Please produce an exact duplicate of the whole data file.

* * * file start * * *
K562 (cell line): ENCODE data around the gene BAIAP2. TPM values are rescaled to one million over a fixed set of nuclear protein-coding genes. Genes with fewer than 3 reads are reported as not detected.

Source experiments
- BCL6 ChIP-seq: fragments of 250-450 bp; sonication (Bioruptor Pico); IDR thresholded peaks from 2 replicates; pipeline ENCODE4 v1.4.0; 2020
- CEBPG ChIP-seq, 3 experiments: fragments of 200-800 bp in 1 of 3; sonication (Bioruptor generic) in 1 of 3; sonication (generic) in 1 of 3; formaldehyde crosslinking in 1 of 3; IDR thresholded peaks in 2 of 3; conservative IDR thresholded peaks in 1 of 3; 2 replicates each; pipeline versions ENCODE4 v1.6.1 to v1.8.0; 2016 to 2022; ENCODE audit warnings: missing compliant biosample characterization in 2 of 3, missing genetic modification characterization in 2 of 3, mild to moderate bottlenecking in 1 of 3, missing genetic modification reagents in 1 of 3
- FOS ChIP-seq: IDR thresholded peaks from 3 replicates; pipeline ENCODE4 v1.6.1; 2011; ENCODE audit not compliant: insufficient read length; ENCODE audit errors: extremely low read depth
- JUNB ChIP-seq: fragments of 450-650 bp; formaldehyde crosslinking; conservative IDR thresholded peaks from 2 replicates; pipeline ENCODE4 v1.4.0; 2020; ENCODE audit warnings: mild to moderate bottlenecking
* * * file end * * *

K562 (cell line): ENCODE data around the gene BAIAP2. TPM values are rescaled to one million over a fixed set of nuclear protein-coding genes. Genes with fewer than 3 reads are reported as not detected.

Source experiments
- BCL6 ChIP-seq: fragments of 250-450 bp; sonication (Bioruptor Pico); IDR thresholded peaks from 2 replicates; pipeline ENCODE4 v1.4.0; 2020
- CEBPG ChIP-seq, 3 experiments: fragments of 200-800 bp in 1 of 3; sonication (Bioruptor generic) in 1 of 3; sonication (generic) in 1 of 3; formaldehyde crosslinking in 1 of 3; IDR thresholded peaks in 2 of 3; conservative IDR thresholded peaks in 1 of 3; 2 replicates each; pipeline versions ENCODE4 v1.6.1 to v1.8.0; 2016 to 2022; ENCODE audit warnings: missing compliant biosample characterization in 2 of 3, missing genetic modification characterization in 2 of 3, mild to moderate bottlenecking in 1 of 3, missing genetic modification reagents in 1 of 3
- FOS ChIP-seq: IDR thresholded peaks from 3 replicates; pipeline ENCODE4 v1.6.1; 2011; ENCODE audit not compliant: insufficient read length; ENCODE audit errors: extremely low read depth
- JUNB ChIP-seq: fragments of 450-650 bp; formaldehyde crosslinking; conservative IDR thresholded peaks from 2 replicates; pipeline ENCODE4 v1.4.0; 2020; ENCODE audit warnings: mild to moderate bottlenecking